Alba Rosa Albanese is an artist, writer, and director born in Brooklyn, New York to Brazilian and Italian immigrant parents. She speaks several languages and has a multi-cultural heritage. On her debut stage performance, The New York Times penned, “Alba is a slithering siren as the Red Queen.” Alba is also known professionally as Ava Lee Scott, a performance artist and creator in immersive theater experiences with emerging technology. She created several theatre experiences in New York, and performed for Film Festivals around the country including; Tribeca Film Festival, Future of Storytelling Summit, North Bend Film Festival, Overlook Film Festival, and Lincoln Center’s New York Film Festival. In addition to acting and performing stunts in theater, films, and television, Alba wrote and performed her character in the Off-Broadway show, Sleep No More 2011-2019, she wrote the book and lyrics, and performed in the off-Broadway immersive musical Serenade, and wrote and performed in a one-woman immersive show with AR for New York Film Festival. Alba also partnered with Microsoft to create her Avatar, The Oracle Annabellee, in an interacting live storytelling experience, where theatre and technology merge. She created a multi-platform experience, Home of Enchantments, where viewers follow the narrative alongside the different storytelling platforms, which includes immersive theatre, film, a television series, and the latest in XR emerging technology. Alba is a graduate of the Sandford Meisner professional acting conservatories in New York. She trained with William Esper, Maggie Flanigan, Terry Knickerbocker, Alec Baldwin, Ellen Geer, at the Lee Strasberg Theatre and Film Institute, Shakespeare with Ellen Geer and at The New School. Alba co-founded Actors Theater of NYC, a nonprofit theater company, and launched her independent production company, Brooklyn Girl Inc, to develop and produce untold stories of women, and people who are marginalized in our community and the world.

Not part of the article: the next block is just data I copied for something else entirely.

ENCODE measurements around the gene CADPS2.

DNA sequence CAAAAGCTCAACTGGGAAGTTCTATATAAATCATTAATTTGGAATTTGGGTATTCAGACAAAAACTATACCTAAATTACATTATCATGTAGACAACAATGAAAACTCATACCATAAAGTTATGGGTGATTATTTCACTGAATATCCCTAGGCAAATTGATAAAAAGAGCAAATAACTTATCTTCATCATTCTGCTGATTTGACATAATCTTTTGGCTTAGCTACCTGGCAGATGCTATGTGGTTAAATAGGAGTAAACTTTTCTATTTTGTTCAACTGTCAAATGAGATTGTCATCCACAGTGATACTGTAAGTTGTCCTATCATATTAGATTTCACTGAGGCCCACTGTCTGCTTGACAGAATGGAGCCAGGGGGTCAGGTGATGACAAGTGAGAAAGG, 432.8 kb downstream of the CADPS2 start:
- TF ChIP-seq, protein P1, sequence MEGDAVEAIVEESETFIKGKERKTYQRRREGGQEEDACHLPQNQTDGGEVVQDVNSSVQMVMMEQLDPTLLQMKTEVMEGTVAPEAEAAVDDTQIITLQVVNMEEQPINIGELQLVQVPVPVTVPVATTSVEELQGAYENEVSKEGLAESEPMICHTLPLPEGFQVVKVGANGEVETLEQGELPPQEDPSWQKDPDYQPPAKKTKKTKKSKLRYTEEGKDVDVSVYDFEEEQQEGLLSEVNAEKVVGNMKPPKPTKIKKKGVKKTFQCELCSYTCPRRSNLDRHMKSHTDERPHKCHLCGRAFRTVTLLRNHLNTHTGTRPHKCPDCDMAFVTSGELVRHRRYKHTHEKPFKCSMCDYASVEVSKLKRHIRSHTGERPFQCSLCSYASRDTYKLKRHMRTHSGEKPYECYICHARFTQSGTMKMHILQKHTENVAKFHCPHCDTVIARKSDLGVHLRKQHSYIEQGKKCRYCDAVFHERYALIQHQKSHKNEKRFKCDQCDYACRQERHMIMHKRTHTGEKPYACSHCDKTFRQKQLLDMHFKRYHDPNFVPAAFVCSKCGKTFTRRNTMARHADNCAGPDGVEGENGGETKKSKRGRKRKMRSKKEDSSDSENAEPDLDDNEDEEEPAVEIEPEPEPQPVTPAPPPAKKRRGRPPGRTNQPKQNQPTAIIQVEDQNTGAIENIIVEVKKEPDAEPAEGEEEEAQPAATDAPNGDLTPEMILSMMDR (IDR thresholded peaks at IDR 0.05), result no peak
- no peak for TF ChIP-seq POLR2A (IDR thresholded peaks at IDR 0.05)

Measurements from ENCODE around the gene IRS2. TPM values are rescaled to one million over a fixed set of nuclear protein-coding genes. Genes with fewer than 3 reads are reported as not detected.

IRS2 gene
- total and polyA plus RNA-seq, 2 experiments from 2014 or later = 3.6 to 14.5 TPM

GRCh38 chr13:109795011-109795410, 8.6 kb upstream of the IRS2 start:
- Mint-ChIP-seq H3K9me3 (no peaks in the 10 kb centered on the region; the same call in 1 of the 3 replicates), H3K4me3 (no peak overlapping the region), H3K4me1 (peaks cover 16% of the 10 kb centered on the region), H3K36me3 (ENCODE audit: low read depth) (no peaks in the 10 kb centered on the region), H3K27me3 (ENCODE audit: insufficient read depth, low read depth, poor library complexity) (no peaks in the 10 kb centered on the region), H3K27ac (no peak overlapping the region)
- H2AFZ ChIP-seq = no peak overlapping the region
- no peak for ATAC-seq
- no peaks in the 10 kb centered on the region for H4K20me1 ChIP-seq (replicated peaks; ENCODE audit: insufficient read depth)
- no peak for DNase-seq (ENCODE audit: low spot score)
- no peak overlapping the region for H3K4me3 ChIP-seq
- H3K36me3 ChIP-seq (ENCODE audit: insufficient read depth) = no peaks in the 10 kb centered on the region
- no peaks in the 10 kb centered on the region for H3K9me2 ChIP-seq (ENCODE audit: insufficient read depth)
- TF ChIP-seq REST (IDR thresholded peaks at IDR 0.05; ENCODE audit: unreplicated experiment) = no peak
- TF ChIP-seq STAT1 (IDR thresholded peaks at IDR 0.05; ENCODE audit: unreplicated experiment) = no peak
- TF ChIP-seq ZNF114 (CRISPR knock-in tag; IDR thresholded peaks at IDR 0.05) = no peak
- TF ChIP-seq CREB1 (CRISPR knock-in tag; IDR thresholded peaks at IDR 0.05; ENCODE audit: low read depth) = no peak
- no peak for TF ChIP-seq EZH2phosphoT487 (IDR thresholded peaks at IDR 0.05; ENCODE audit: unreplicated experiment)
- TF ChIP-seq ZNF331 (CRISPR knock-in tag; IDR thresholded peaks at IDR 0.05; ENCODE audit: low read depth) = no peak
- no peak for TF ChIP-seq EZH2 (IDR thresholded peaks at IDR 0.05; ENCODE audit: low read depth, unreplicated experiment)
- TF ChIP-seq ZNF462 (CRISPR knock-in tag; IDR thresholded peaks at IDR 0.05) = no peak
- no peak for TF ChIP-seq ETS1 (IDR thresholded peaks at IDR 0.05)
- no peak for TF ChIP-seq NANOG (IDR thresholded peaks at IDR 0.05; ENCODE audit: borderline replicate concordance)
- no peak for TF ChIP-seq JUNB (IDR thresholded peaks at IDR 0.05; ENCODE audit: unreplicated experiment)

Alba is a NYC ARTIST CORPS, NYC Cultural Affairs and NYFA Artist Grant recipient, and lives in Brooklyn, New York.
The New York Times interview
After the show, I spoke with Ava Lee Scott, its writer-director, about the appeal of this fluid and interactive 19th-century performance style. “It comes down to a longing for human contact,” she said. “Today, everything is dehumanized by technology. We miss the intimacy of the Gilded Age — a handwritten letter, flowers at the door, giving a lock of hair, looking into someone’s eyes, feeling a human touch. There is a void today, and people want connections. We want storytelling and poetry in our lives.”